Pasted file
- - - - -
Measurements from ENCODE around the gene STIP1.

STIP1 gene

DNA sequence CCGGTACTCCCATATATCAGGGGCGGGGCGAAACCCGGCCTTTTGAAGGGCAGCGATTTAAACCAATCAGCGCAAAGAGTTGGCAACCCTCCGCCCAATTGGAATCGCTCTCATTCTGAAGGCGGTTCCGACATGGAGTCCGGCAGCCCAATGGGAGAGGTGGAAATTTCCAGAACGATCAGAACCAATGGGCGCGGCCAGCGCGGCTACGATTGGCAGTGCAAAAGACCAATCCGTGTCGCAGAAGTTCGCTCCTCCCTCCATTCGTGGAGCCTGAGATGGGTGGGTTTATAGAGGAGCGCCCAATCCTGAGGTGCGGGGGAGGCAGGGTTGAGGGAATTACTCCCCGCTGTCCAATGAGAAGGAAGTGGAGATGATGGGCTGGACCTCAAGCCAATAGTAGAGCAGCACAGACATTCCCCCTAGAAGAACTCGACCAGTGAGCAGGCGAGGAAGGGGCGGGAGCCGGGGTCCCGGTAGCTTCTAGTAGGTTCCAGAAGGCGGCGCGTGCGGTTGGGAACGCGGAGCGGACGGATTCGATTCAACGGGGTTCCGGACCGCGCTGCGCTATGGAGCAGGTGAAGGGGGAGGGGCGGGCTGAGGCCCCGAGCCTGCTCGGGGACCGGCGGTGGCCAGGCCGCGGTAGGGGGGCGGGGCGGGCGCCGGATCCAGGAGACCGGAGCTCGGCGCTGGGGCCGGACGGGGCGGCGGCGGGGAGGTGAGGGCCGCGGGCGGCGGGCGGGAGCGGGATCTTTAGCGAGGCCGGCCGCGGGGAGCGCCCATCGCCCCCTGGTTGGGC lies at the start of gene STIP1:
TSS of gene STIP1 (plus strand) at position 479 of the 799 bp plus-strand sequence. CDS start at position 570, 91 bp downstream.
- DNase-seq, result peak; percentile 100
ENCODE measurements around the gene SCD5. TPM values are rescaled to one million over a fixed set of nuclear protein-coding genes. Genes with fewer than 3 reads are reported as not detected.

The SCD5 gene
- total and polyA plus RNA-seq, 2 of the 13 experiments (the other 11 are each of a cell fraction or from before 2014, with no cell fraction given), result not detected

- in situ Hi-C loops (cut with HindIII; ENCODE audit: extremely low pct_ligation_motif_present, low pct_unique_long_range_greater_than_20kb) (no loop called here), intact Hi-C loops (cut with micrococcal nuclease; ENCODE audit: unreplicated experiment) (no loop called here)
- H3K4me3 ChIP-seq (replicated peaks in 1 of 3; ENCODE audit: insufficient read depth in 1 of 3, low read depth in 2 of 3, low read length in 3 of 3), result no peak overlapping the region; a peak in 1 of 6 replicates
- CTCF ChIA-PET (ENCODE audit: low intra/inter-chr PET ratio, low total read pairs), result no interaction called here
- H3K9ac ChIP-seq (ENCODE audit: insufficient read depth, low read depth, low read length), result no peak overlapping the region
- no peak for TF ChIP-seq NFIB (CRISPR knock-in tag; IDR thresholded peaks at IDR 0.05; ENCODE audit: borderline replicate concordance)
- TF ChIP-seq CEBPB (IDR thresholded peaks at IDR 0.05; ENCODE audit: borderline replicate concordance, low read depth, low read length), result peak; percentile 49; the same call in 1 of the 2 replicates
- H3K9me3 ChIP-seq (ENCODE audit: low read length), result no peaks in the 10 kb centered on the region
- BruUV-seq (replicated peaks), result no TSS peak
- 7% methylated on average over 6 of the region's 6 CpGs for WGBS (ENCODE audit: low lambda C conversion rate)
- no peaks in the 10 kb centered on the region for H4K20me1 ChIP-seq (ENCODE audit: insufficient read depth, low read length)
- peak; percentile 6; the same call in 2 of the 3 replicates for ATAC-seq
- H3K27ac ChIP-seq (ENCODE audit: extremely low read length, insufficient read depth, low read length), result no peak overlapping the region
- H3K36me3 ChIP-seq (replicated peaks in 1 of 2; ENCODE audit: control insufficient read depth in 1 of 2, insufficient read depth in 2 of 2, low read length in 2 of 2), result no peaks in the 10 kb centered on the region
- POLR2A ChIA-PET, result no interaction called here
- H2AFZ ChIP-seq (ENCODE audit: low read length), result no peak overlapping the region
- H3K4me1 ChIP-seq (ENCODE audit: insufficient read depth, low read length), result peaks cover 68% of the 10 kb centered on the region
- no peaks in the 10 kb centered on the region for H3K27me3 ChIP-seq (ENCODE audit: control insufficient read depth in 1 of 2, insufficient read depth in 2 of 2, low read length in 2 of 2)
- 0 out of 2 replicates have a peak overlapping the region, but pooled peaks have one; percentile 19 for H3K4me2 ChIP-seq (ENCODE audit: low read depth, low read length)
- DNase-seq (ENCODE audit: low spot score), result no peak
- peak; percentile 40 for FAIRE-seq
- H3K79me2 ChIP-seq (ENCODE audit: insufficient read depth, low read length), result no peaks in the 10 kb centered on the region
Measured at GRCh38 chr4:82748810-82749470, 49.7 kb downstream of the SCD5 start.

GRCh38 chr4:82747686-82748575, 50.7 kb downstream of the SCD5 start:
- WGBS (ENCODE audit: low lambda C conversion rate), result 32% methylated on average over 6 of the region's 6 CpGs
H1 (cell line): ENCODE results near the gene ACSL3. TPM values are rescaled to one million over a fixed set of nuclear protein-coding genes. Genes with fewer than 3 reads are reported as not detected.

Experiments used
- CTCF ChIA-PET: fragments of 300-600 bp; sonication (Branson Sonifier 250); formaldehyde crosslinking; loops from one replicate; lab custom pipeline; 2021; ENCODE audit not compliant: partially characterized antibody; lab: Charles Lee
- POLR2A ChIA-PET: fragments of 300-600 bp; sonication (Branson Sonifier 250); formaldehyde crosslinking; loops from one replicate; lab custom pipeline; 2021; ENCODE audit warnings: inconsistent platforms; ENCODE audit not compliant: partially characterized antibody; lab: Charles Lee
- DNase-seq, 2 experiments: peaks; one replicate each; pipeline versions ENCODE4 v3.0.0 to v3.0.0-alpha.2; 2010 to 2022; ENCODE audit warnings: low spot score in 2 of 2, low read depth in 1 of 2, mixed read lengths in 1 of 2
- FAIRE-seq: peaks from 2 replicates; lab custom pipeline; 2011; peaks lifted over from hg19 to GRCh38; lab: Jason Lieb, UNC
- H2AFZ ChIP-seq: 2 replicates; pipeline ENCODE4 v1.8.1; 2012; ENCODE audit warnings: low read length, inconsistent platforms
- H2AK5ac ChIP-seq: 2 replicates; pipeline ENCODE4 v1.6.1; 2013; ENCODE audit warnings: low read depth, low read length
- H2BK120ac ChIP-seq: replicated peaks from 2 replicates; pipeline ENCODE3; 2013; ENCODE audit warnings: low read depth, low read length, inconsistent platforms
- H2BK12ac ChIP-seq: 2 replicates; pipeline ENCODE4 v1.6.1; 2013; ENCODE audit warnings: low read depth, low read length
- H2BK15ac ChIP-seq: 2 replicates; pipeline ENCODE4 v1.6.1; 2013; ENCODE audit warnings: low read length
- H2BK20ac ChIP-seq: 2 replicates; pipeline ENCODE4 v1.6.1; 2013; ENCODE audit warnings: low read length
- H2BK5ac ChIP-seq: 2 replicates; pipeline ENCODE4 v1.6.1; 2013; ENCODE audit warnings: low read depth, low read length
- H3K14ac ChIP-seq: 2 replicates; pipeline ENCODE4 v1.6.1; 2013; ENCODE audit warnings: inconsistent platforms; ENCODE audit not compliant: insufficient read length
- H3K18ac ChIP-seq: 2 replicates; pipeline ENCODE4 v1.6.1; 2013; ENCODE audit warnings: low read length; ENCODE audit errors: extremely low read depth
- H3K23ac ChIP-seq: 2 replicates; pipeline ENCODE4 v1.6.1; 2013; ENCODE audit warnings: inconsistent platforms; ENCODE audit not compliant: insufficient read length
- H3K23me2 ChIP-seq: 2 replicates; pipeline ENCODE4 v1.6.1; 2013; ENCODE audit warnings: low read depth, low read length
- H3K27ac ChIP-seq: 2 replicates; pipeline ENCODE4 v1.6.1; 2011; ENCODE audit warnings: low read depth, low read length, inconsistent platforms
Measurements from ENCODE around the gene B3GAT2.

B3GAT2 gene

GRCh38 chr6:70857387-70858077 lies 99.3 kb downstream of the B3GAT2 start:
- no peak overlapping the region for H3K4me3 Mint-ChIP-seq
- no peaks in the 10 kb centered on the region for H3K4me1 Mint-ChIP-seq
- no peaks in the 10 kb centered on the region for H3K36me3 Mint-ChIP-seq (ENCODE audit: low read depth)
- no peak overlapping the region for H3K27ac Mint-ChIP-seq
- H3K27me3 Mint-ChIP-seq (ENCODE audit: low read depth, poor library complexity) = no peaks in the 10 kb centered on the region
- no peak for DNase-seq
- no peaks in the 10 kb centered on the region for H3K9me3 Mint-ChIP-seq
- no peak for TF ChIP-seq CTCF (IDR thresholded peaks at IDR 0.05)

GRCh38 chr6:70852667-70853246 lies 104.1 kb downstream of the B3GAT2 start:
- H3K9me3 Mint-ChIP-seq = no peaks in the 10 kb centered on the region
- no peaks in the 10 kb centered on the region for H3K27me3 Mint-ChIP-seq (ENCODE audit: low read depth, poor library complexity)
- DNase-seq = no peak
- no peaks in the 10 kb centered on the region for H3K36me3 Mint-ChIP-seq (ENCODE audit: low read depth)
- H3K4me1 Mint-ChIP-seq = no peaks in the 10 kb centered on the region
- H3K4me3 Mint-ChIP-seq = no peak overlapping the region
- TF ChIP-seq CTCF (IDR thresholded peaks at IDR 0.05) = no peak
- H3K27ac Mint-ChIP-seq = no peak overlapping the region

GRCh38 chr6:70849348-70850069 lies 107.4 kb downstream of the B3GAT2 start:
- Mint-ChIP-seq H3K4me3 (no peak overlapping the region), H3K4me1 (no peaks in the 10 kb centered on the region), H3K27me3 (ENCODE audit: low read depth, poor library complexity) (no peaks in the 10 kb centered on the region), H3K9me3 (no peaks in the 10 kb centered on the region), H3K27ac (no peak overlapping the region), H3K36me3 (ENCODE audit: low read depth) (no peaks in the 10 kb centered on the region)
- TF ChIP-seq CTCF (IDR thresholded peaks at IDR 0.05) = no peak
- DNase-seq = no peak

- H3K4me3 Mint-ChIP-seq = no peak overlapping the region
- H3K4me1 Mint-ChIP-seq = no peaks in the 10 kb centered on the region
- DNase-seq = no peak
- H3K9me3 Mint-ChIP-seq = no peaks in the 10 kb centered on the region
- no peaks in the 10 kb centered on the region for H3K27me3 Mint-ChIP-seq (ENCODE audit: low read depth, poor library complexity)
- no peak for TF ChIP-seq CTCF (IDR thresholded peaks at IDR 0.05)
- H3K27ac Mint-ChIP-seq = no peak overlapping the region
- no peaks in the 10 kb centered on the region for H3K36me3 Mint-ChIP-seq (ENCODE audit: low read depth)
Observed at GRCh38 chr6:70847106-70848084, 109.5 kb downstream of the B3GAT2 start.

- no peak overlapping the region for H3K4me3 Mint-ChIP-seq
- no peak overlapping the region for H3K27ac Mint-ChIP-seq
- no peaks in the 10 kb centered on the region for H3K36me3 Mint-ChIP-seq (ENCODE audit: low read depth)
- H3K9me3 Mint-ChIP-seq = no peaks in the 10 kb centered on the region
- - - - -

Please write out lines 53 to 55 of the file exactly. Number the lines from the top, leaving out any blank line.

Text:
GRCh38 chr6:70857387-70858077 lies 99.3 kb downstream of the B3GAT2 start:
- no peak overlapping the region for H3K4me3 Mint-ChIP-seq
- no peaks in the 10 kb centered on the region for H3K4me1 Mint-ChIP-seq